(Reuters) - Lynas Corp said on Wednesday the U.S. military will give it initial funding for a heavy rare earths separation facility in Texas as part of Washington’s push to secure domestic supply of the essential minerals that China currently dominates.
Australia-based Lynas said it and its joint venture partner Blue Line will receive ‘Phase 1’ funding from the U.S. Department of Defense for planning work for the construction of the facility.
It did not say how much funding they will get, nor did it list any conditions associated with it.
The Lynas-Blue Line project will involve processing of so-called heavy rare earths, a less-common type of the specialized minerals. Lynas aims to ship rare earths from its mine in Western Australia for final processing at the Texas facility.
Once the planning work is complete, Lynas said it will be subject to another evaluation by the U.S. military before receiving any further funding to build the facility. Such funding is not necessarily guaranteed, Lynas said.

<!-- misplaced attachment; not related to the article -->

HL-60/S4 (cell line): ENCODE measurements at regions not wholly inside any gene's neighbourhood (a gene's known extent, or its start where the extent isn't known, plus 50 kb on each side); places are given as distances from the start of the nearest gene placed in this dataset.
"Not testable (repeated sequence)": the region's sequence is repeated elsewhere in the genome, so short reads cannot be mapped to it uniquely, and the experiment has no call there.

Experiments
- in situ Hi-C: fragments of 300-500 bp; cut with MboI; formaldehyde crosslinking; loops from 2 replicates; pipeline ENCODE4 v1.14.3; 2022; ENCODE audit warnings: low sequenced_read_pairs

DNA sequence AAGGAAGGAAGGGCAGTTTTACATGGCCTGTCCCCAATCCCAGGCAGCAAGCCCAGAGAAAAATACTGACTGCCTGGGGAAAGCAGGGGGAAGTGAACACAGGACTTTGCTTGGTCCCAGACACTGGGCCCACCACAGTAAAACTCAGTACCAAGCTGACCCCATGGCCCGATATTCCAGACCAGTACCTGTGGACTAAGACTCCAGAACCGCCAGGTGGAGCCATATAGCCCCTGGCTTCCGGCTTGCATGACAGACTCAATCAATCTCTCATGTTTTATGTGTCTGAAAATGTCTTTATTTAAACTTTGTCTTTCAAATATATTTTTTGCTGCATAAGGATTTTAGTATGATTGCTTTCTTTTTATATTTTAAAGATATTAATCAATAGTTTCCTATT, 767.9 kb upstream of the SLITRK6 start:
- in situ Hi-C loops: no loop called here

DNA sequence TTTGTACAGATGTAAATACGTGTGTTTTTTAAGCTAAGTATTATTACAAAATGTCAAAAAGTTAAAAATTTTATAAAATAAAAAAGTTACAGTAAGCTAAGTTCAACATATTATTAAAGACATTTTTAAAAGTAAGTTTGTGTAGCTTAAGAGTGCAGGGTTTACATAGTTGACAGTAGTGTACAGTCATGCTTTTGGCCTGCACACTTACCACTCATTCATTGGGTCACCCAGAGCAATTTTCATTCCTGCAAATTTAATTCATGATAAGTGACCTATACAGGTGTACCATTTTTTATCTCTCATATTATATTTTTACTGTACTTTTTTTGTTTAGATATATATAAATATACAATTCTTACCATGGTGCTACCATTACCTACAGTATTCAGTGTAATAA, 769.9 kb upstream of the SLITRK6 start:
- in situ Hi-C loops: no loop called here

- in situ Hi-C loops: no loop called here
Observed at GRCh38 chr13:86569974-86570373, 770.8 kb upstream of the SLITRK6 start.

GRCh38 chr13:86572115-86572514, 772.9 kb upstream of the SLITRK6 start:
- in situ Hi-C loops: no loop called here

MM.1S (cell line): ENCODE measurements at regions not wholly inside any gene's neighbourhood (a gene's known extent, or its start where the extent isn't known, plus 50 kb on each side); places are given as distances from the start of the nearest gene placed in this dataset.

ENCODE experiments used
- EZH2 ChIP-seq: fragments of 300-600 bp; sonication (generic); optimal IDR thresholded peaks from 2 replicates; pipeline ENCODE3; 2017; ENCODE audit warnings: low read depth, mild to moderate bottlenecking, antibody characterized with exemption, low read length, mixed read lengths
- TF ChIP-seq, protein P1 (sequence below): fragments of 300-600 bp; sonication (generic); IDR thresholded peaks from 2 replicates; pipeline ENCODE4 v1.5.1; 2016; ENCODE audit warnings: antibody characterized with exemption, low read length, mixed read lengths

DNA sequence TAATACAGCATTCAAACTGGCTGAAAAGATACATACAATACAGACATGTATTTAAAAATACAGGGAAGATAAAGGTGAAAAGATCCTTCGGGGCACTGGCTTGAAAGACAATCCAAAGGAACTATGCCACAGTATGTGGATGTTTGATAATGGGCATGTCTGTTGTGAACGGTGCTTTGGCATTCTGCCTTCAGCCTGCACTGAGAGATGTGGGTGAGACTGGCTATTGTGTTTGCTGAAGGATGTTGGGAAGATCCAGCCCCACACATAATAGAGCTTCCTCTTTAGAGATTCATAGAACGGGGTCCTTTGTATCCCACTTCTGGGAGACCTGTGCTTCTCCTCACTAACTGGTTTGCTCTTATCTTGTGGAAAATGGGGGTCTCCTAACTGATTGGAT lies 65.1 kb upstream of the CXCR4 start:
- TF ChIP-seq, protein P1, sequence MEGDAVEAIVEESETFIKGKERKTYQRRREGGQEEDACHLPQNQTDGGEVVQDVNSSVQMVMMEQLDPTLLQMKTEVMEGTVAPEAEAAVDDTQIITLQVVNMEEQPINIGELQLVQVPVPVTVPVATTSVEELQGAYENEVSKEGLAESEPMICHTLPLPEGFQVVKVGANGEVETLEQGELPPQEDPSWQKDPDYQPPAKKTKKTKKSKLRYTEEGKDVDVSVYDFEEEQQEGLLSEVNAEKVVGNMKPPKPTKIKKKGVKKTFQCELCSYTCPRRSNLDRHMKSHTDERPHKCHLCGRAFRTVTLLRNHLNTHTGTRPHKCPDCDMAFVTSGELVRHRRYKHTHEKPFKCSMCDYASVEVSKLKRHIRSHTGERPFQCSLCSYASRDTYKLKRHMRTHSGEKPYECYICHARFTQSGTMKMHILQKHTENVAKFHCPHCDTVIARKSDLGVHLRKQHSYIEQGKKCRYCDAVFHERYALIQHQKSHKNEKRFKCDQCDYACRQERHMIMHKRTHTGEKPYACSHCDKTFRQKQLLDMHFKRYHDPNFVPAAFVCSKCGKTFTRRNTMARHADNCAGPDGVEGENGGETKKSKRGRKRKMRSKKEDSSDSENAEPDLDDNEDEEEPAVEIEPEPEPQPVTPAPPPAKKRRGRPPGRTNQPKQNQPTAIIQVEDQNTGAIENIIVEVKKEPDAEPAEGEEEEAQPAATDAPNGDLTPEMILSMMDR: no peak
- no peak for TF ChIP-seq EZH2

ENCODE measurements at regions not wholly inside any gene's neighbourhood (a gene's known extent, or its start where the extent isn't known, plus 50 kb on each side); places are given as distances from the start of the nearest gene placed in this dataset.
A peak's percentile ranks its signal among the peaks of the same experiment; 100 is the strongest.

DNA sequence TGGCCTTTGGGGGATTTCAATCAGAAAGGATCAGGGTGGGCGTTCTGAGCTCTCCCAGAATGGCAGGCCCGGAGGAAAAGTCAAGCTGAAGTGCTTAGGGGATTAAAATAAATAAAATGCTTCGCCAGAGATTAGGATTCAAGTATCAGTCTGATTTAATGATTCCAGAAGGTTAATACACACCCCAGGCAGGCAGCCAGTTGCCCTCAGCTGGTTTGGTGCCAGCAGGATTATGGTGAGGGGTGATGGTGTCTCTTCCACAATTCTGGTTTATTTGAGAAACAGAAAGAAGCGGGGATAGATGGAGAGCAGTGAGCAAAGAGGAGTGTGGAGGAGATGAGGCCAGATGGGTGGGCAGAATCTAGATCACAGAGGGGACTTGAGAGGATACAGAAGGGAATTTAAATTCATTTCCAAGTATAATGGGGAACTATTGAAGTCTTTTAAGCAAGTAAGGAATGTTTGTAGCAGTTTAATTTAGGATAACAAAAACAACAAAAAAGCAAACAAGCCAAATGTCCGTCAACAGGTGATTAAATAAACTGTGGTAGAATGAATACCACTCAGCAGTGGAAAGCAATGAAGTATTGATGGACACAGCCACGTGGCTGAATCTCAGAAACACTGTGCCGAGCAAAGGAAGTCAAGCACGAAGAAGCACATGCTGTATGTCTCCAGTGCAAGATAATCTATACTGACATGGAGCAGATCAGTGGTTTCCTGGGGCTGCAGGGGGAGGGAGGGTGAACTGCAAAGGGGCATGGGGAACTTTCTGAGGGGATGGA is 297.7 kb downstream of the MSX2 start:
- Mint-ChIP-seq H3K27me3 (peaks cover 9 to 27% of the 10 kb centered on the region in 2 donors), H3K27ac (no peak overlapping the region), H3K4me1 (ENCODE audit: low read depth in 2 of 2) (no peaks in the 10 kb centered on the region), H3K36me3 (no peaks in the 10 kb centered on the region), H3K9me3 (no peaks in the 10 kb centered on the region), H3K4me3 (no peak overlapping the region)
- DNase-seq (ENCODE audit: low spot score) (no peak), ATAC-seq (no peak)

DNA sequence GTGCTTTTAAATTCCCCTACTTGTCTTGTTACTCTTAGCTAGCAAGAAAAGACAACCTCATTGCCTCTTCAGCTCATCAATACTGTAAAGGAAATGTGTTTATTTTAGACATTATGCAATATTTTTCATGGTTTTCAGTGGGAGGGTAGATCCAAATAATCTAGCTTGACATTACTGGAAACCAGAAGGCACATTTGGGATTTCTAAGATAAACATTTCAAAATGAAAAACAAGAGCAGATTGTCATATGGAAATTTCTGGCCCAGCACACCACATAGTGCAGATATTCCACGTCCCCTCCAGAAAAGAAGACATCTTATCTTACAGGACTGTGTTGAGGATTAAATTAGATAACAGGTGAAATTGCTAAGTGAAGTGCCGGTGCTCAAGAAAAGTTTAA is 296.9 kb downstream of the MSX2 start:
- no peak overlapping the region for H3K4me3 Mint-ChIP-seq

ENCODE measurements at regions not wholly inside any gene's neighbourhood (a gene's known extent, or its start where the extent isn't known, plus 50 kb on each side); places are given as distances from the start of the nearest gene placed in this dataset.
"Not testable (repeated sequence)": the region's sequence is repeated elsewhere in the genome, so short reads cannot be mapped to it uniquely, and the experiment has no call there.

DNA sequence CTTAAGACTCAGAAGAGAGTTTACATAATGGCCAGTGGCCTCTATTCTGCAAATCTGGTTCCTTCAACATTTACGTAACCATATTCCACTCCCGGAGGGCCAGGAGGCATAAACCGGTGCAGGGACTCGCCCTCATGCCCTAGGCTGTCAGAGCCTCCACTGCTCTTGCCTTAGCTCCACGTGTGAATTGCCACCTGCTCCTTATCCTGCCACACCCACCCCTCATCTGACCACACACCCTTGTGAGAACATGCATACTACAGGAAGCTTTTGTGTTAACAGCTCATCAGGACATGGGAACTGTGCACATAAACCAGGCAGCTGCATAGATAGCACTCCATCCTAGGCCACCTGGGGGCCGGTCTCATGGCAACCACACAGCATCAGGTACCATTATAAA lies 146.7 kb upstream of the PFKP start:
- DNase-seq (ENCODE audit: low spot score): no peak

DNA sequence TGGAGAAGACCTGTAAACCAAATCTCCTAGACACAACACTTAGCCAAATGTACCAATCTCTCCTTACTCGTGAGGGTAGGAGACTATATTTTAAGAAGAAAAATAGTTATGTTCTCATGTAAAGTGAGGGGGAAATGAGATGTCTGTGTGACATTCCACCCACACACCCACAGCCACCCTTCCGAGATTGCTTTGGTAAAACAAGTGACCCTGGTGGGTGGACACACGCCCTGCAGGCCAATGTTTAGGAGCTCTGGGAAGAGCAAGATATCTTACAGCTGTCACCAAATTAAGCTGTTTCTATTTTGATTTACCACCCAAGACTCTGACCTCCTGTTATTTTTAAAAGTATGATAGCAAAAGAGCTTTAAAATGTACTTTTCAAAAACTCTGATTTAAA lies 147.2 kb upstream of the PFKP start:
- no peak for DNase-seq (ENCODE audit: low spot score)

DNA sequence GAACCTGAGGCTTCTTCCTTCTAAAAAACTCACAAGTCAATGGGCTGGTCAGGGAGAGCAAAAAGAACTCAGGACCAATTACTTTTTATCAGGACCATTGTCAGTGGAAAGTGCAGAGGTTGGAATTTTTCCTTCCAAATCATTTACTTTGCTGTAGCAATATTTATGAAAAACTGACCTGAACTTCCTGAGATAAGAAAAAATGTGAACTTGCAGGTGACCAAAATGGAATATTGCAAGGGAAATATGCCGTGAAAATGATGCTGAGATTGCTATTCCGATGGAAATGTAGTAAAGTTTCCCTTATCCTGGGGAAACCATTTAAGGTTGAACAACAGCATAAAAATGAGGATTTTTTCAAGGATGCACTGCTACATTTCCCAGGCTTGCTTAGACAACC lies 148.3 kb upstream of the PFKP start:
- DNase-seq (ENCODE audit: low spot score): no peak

Analysts had expected Lynas to be selected for initial heavy rare earths funding because of its market experience. Lynas is the largest producer of rare earths outside China.
The United States is actively looking to reduce its reliance on other countries for the supply of the essential elements which have gained prominence after the U.S.-China trade war last year fueled worries that Beijing may use its dominance to restrict supply.
Lynas also did not mention any deadlines for the project nor the volumes it may be required to produce. The statement was released by the Australian Securities Exchange after market hours.
“Today’s announcement creates the foundation for a facility in the U.S. that will assist the U.S. to avoid the supply chain vulnerability that has been exposed over the past year,” Lynas Chief Executive Amanda Lacaze said in the statement.
She added Lynas was confident it would be able to meet the conditions set by the U.S. Department of Defense.
Reporting by Nikhil Kurian Nainan in Bengaluru and Ernest Scheyder in Houston; Editing by Muralikumar Anantharaman and Bernadette Baum
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